Agonizing Pelvic Pain: What’s Going On with this 17-year-old? | Case Study

Updated | Published
by SafetyNurse1968 SafetyNurse1968, ADN, BSN, MSN, PhD

Specializes in Oncology, Home Health, Patient Safety. Has 20 years experience.

A new case study in which the patient, a 17-yr-old African American female, is having ongoing, excruciating pelvic pain. This case study is based upon the very real experience of a woman I met several years ago. The patient’s diagnosis was hard to come by. Put on your thinking caps and see if you can figure it out.

You are reading page 2 of Agonizing Pelvic Pain: What’s Going On with this 17-year-old? | Case Study. If you want to start from the beginning Go to First Page.

cutiepie2012

cutiepie2012, ASN, BSN, LPN, RN

Specializes in Emergency Medicine. Has 10 years experience. 13 Posts

She needs a CT of the abdomen and pelvis. I would also do a pregnancy test, CBC, and BMP. And I also think a pelvic exam would be appropriate. 

cutiepie2012

cutiepie2012, ASN, BSN, LPN, RN

Specializes in Emergency Medicine. Has 10 years experience. 13 Posts

A Doppler ultrasound of the pelvic vessels is also appropriate in this situation. Her pain could be caused by congestion of her pelvic blood vessels. 

lde

lde

Specializes in Student. 5 Posts

Looked at all those labs and the notes closely - everything seems very normal lab and scan wise, but you mentioned chronic pain so I'm shifting brain that side :). There's also the constipation bit which is the only mild symptom that's abnormal. So I'm rearranging our facts:

* The pain comes randomly and is not constant and when it comes its extremely sharp. This may point to something neurological to me which is triggered when something specific happens - maybe some inflammation in the pelvic area?

* Also because of this inflammation, it could be pushing on some part of the GI tract and compressing the path so it becomes harder to have a bowel movement

* The pain is left lower abdomen, so I wonder if she will consent to a colonoscopy for her constipation, in which we can also assess if that is the part that is swollen. Also does she tend to hold her stool for long times, which has caused the colon to swell up? Does the pain usually follow constipation, by any chance?

* Might be also worth looking at her myoglobin and CK levels as well as ESR right now when she has a lot of pain to check muscle inflammation.

* Has she visited a neural specialist so far? That might be interesting to know as well.

That's all for now haha. This is so much fun for me as a student :)

Hannahbanana, BSN, MSN

Specializes in Physiology, CM, consulting, nsg edu, LNC, COB. Has 52 years experience. 1,187 Posts

Sickle cell screen; nuclear medicine scan w/wo contrast; ortho to check for refererred pain from pelvic / LS spine / hips? 

sirI, MSN, APRN, NP

Specializes in Education, FP, LNC, Forensics, ED, OB. 18 Articles; 13,671 Posts

Just a reminder .....

Don't forget to register a "guess" at the diagnosis in the Admin Help Desk.

SafetyNurse1968, ADN, BSN, MSN, PhD

Specializes in Oncology, Home Health, Patient Safety. Has 20 years experience. 81 Articles; 522 Posts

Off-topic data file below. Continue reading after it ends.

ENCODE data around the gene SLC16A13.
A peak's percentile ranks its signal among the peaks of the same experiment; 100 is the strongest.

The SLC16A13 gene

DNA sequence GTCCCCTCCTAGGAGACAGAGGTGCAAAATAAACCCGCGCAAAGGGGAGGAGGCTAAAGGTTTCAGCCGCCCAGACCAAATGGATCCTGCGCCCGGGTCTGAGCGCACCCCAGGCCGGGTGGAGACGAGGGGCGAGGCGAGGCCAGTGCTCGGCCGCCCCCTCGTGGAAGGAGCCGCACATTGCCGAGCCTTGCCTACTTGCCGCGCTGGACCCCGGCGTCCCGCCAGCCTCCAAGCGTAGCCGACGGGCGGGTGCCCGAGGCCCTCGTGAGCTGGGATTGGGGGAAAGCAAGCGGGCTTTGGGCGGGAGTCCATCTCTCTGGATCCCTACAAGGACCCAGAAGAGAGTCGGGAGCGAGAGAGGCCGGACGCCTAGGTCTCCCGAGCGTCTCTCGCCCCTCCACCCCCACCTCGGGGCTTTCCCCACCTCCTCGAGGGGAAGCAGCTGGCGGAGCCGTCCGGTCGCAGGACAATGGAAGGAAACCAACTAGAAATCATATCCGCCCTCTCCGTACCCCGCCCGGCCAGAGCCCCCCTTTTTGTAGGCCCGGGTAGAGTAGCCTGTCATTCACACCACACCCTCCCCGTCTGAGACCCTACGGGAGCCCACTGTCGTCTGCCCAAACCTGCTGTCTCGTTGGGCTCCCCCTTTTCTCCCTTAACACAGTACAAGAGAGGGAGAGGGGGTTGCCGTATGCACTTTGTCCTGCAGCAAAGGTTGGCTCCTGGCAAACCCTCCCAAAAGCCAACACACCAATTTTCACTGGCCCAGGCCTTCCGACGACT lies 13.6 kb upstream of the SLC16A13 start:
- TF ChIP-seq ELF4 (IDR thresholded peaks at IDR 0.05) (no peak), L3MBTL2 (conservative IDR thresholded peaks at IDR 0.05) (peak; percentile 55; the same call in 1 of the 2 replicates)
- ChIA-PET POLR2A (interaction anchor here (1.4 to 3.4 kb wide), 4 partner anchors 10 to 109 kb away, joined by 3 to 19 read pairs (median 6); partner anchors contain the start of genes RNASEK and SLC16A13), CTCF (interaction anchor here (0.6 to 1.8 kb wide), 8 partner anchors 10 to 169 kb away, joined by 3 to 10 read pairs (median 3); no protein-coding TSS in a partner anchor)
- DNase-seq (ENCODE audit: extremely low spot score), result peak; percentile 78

Thank you so much for participating in this case study. I hope it was more meaningful to you knowing this is a real person. She's doing great now, running track and being a normal kid.

FINAL POST:

Over the course of a year of debilitating pain, the patient saw three different OBGYNs, a GI specialist and two Pediatricians.

As you might imagine, the family suffered along with their child – they continued to look for answers and kept coming up empty, leaving the family with a deep mistrust of the medical field. Finally, after many rounds of online research, the patient’s mother began to suspect pelvic floor dysfunction. She obtained an appointment with a nationally renowned women’s center for pelvic health where the patient was finally diagnosed with pelvic floor dysfunction.

Pelvic Floor Dysfunction

Pelvic floor dysfunction (PFD) is the inability to correctly relax and coordinate your pelvic floor muscles to have a bowel movement. Symptoms include constipation, straining to defecate, having urine or stool leakage, and experiencing a frequent need to pee. Initial treatments include biofeedback, pelvic floor physical therapy and medications.

Symptoms:

  • Frequently needing to use the bathroom. You may also feel like you need to ‘force it out’ to go, or you might stop and start many times.
  • Constipation, or a straining pain during your bowel movements. It’s thought that up to half of people suffering long-term constipation also have pelvic floor dysfunction.
  • Straining or pushing hard to pass a bowel movement or having to change positions on the toilet or use your hand to help eliminate stool.
  • Leaking stool or urine (incontinence).
  • Painful urination.
  • Feeling pain in your lower back with no other cause.
  • Feeling ongoing pain in your pelvic region, genitals, or rectum — with or without a bowel movement.

PFD is different for women and men. For more information about men, check out this website: https://my.clevelandclinic.org/health/diseases/14459-pelvic-floor-dysfunction

Diagnosis is one of exclusion and may involve a physical exam to determine how well the patient can control their pelvic floor muscles. The provider will check internally for spasms, knots, or weaknesses in these muscles.

Other tests include:

  • Surface electrodes to test pelvic muscle control
  • Anorectal manometry to test the efficacy of the anal sphincter
  • Defecating proctogram
  • Uroflow test to see how well the bladder can be emptied

Treatment:

  • Biofeedback – helps over 75% of those with PFD
  • Pelvic floor PT – the patient can be taught exercises to stretch muscles so coordination can be improved.
  • Medications to aid bowel movements.
  • Relaxation techniques such as meditation, warm baths, yoga and other stretching exercises, and acupuncture.

Symptoms typically become worse if they are not treated so it is important to seek a second opinion and obtain an accurate diagnosis.